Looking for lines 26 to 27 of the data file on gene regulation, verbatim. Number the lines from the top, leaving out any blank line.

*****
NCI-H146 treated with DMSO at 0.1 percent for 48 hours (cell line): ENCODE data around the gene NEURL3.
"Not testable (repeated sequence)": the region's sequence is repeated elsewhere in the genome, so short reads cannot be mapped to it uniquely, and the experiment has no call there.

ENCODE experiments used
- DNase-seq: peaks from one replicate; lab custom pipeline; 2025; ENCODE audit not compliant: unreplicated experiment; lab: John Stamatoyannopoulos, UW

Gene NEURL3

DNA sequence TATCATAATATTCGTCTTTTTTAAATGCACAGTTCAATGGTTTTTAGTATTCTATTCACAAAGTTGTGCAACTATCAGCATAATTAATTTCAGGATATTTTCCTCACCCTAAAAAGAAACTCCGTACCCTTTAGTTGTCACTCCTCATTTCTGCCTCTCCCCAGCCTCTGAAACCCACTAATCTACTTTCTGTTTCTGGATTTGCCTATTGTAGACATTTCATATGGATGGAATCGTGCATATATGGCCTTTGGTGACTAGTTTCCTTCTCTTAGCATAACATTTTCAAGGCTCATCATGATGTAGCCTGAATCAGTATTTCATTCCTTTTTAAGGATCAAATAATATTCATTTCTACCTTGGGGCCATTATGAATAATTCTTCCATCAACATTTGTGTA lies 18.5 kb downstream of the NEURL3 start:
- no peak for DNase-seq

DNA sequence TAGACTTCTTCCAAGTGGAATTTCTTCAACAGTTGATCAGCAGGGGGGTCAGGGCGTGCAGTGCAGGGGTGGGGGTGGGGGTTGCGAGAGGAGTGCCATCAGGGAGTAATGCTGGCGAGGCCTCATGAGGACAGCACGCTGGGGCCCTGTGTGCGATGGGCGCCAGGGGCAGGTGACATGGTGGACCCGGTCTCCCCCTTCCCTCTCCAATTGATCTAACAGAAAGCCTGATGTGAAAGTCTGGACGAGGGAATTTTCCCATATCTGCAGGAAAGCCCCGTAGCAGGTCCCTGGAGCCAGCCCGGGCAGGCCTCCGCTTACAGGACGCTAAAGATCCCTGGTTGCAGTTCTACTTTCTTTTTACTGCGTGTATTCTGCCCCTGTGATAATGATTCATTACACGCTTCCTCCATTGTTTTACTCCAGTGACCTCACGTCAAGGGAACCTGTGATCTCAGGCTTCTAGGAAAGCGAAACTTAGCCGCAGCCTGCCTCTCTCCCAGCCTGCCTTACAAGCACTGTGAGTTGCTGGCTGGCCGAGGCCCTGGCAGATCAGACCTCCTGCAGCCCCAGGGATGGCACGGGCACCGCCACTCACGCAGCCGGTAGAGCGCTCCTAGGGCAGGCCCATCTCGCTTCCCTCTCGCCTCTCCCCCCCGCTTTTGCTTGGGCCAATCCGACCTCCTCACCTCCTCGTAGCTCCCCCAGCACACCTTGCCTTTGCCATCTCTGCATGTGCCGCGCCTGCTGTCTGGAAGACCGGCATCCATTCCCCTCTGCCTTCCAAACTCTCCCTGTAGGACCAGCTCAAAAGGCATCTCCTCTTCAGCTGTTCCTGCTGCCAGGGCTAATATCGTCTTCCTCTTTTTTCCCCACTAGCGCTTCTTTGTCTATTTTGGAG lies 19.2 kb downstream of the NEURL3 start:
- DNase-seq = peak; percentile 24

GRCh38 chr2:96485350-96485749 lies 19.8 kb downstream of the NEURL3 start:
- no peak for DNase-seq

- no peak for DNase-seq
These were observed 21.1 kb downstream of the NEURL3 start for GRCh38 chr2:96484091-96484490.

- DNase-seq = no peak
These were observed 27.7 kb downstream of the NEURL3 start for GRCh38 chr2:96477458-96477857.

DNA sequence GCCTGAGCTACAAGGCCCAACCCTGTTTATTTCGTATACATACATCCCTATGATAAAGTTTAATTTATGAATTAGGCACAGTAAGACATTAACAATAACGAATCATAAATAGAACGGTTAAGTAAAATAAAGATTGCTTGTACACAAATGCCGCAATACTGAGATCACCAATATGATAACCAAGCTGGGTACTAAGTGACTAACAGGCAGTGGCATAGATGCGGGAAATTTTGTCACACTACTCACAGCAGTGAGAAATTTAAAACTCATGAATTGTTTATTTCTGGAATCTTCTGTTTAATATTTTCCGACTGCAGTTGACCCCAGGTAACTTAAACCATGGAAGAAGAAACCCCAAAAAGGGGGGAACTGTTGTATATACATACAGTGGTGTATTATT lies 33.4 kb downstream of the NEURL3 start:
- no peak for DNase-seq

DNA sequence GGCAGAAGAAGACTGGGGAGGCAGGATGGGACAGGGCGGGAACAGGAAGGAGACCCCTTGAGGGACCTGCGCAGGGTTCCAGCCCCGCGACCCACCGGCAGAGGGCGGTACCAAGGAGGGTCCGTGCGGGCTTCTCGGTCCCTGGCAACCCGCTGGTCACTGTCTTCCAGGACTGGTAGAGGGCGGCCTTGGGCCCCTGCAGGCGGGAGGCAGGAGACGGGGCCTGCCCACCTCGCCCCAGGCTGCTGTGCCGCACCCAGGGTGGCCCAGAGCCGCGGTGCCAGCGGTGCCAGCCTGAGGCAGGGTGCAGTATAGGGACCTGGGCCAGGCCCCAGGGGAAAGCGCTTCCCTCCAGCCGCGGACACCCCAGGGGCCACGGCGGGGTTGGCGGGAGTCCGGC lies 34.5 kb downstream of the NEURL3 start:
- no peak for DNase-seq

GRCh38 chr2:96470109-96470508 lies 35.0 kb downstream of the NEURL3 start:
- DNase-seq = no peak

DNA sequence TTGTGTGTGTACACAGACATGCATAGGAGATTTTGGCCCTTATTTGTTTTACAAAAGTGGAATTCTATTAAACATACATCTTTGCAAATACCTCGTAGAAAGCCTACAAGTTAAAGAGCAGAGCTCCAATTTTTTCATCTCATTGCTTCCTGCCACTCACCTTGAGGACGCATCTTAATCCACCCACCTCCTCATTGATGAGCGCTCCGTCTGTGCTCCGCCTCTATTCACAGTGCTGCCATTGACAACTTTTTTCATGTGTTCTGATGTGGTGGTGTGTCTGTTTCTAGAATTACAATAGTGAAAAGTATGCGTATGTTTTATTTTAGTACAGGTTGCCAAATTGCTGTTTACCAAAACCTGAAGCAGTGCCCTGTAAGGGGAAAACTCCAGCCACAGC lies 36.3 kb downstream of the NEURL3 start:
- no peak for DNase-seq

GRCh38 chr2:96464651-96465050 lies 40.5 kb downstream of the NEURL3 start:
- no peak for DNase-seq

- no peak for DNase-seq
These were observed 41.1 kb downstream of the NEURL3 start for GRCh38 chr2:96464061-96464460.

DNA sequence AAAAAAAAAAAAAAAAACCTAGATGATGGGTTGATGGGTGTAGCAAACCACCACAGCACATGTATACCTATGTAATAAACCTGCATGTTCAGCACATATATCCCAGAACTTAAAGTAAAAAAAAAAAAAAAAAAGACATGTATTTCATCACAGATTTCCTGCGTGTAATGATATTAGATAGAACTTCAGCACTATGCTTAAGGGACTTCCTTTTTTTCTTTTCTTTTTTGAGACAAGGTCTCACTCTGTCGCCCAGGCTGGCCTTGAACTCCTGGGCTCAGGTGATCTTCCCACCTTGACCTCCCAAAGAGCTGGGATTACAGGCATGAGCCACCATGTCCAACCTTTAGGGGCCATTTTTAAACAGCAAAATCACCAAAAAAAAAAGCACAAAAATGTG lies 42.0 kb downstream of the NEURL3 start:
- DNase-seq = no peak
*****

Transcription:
- no peak for DNase-seq
These were observed 41.1 kb downstream of the NEURL3 start for GRCh38 chr2:96464061-96464460.